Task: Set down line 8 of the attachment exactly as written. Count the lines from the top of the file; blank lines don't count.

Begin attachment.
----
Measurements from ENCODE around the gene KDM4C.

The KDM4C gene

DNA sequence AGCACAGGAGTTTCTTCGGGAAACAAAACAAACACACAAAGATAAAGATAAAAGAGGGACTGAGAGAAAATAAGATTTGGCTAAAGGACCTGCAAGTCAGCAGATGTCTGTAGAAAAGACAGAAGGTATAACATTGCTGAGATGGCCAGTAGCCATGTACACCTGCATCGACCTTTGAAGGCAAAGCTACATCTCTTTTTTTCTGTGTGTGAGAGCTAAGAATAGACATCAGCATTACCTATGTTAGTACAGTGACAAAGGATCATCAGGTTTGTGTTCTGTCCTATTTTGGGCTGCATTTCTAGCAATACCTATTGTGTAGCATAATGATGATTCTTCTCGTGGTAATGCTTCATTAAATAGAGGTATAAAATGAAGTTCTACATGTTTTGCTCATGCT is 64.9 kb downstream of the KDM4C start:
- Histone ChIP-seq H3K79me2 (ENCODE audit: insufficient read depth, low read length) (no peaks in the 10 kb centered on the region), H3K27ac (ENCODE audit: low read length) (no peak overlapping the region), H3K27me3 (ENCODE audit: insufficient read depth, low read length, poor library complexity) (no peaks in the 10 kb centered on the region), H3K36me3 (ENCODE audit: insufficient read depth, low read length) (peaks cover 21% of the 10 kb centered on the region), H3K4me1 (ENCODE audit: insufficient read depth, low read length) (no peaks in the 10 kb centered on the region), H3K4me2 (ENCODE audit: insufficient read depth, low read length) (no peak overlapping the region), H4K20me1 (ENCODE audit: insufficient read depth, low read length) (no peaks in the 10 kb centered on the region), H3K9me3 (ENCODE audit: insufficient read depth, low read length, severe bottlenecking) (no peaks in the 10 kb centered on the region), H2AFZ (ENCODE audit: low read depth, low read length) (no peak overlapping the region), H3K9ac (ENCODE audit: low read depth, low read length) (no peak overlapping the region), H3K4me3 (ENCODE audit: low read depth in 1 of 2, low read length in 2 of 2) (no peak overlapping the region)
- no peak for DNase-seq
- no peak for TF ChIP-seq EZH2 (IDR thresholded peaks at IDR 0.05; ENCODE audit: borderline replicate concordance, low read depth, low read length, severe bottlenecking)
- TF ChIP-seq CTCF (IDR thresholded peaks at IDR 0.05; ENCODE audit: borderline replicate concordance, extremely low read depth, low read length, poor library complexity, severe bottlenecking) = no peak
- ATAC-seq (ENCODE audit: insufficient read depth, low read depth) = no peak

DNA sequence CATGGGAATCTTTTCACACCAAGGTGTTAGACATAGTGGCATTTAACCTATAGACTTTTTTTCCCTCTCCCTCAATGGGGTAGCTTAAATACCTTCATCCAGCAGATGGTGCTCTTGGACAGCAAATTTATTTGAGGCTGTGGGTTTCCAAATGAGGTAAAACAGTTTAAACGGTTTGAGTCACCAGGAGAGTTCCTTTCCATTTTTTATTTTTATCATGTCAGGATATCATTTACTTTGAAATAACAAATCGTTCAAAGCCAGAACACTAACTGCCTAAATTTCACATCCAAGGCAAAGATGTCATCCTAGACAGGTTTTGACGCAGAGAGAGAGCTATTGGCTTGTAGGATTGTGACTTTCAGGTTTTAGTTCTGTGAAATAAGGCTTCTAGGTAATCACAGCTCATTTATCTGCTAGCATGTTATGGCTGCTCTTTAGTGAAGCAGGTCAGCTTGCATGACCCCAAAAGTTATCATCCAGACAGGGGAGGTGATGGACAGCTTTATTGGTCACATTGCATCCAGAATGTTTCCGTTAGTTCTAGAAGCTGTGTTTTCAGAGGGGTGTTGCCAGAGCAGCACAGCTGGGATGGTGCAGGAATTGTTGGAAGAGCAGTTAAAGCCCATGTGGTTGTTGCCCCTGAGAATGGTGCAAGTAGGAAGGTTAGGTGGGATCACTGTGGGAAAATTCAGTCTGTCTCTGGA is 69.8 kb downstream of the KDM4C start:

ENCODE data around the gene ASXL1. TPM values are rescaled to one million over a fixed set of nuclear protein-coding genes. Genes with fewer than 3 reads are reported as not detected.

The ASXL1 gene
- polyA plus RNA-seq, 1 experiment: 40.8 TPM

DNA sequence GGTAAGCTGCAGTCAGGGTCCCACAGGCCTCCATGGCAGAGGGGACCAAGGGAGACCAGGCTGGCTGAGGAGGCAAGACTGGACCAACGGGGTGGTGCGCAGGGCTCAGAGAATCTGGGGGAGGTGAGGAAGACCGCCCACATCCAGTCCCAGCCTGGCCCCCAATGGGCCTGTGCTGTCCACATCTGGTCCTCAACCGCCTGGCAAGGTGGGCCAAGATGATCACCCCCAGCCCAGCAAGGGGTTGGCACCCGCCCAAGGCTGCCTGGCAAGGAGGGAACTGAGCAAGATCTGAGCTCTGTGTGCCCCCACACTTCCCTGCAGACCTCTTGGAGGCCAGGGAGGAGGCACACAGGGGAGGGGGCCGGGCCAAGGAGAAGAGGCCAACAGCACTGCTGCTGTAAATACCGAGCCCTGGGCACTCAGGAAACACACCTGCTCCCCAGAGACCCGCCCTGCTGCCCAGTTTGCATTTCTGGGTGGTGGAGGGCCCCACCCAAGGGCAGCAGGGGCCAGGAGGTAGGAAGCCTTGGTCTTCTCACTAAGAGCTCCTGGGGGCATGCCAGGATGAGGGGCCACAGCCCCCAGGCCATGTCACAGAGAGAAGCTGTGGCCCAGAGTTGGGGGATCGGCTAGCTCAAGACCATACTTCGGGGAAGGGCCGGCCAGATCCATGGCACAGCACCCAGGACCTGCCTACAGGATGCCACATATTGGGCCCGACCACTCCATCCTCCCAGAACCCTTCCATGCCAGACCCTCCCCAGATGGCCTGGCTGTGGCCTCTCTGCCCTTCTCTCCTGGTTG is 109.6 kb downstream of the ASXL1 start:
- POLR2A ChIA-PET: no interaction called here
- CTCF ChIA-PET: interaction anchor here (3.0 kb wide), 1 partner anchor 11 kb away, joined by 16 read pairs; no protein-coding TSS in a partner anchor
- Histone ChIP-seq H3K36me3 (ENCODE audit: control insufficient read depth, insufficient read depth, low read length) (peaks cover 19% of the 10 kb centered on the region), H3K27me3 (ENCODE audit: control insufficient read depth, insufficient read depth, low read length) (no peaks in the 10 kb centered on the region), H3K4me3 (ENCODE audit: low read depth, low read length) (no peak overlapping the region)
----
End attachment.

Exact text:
- ATAC-seq (ENCODE audit: insufficient read depth, low read depth) = no peak